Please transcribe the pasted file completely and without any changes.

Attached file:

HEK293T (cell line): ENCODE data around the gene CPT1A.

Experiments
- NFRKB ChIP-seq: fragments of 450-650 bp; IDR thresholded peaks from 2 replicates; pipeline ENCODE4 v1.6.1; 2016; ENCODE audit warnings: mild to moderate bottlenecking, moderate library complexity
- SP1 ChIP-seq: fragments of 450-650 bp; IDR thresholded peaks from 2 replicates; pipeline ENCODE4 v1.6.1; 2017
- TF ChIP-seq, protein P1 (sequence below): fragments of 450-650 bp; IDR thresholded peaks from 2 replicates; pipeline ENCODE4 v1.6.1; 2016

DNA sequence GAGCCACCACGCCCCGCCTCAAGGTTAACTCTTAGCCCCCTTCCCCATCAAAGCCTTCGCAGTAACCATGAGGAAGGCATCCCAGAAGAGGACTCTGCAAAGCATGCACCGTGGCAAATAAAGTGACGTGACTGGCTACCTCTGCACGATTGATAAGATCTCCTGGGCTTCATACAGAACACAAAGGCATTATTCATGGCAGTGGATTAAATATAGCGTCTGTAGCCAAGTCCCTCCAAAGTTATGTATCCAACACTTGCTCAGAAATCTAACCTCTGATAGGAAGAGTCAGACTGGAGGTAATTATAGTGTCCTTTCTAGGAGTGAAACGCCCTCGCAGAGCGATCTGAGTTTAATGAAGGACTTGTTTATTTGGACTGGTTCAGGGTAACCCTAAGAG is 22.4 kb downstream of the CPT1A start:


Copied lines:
HEK293T (cell line): ENCODE data around the gene CPT1A.

Experiments
- NFRKB ChIP-seq: fragments of 450-650 bp; IDR thresholded peaks from 2 replicates; pipeline ENCODE4 v1.6.1; 2016; ENCODE audit warnings: mild to moderate bottlenecking, moderate library complexity
- SP1 ChIP-seq: fragments of 450-650 bp; IDR thresholded peaks from 2 replicates; pipeline ENCODE4 v1.6.1; 2017
- TF ChIP-seq, protein P1 (sequence below): fragments of 450-650 bp; IDR thresholded peaks from 2 replicates; pipeline ENCODE4 v1.6.1; 2016

DNA sequence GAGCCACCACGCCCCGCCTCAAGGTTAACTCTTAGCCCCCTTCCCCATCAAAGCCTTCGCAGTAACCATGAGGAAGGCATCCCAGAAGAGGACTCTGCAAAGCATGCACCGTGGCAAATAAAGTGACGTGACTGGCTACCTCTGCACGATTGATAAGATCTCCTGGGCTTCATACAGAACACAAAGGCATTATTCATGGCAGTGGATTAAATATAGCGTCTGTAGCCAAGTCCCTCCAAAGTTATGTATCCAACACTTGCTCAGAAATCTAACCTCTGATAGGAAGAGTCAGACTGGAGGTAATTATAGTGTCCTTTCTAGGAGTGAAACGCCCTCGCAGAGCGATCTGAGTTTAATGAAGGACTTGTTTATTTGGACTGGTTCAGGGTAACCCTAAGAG is 22.4 kb downstream of the CPT1A start: